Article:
Alison Peters gave away her savings of £120,000 after she fell for a scammer while looking for love online.
When her husband of 42 years said he wanted a divorce, Alison went online hoping to meet someone new.
She started exchanging e-mails with a man called Steve. He even sent her photos, saying they were of him.
After sending e-mails and making phone calls, he started to ask for money. After she'd given him £120,000, Alison found out it was a scam.
Alison says she knows people will be asking how she could be so gullible. But she says her divorce made her desperate.
You can watch our correspondent Andrew Pate's report below.
The Home Office warns people to be on their guard against dating or romance fraud online and has issued guidance for people who have been affected.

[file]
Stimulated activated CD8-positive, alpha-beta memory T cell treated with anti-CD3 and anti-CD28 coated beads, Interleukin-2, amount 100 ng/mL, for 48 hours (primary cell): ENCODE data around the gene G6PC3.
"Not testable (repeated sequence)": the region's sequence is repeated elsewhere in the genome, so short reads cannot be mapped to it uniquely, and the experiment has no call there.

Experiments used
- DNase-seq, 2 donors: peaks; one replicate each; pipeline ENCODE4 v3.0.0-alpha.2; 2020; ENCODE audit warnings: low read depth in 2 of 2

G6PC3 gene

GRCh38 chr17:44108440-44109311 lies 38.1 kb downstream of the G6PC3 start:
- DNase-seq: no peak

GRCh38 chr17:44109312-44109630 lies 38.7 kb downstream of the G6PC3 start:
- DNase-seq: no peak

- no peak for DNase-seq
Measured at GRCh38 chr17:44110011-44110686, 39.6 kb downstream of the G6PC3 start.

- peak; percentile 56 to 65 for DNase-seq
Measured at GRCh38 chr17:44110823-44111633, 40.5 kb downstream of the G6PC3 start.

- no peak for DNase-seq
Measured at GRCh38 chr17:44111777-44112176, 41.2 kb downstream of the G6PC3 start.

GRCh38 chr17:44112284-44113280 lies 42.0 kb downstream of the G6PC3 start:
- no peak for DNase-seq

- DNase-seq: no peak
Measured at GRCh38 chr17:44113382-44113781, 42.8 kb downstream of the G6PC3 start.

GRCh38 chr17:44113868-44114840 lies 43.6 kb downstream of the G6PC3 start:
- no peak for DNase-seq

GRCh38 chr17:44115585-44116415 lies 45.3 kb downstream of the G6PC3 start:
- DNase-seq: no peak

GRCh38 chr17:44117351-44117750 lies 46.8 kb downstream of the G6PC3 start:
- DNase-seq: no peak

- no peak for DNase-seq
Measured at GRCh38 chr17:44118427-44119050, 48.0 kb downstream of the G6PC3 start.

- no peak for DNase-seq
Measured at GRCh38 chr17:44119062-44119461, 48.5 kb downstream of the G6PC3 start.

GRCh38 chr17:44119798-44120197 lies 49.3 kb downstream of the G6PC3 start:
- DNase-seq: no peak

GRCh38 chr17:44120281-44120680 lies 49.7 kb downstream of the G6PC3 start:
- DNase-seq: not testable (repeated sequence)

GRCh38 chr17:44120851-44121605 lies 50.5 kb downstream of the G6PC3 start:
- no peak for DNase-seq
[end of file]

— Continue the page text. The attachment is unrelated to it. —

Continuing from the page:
They say people should report the relation to Action Fraud and break off all contact immediately. Victims should not send any more money and should report the fraudster to the website or chat room operator.
They also say people should be aware of bad English in communications when the person they are communicating with claims to be English. In addition, they tell people to be aware of writing styles, different standards of English, or suspicious content in communications styles as this may be an indication they are speaking to more than one person.
The Action Fraud website also says that being asked to send money is an indication that the person or people they are communicating with are trying to commit fraud.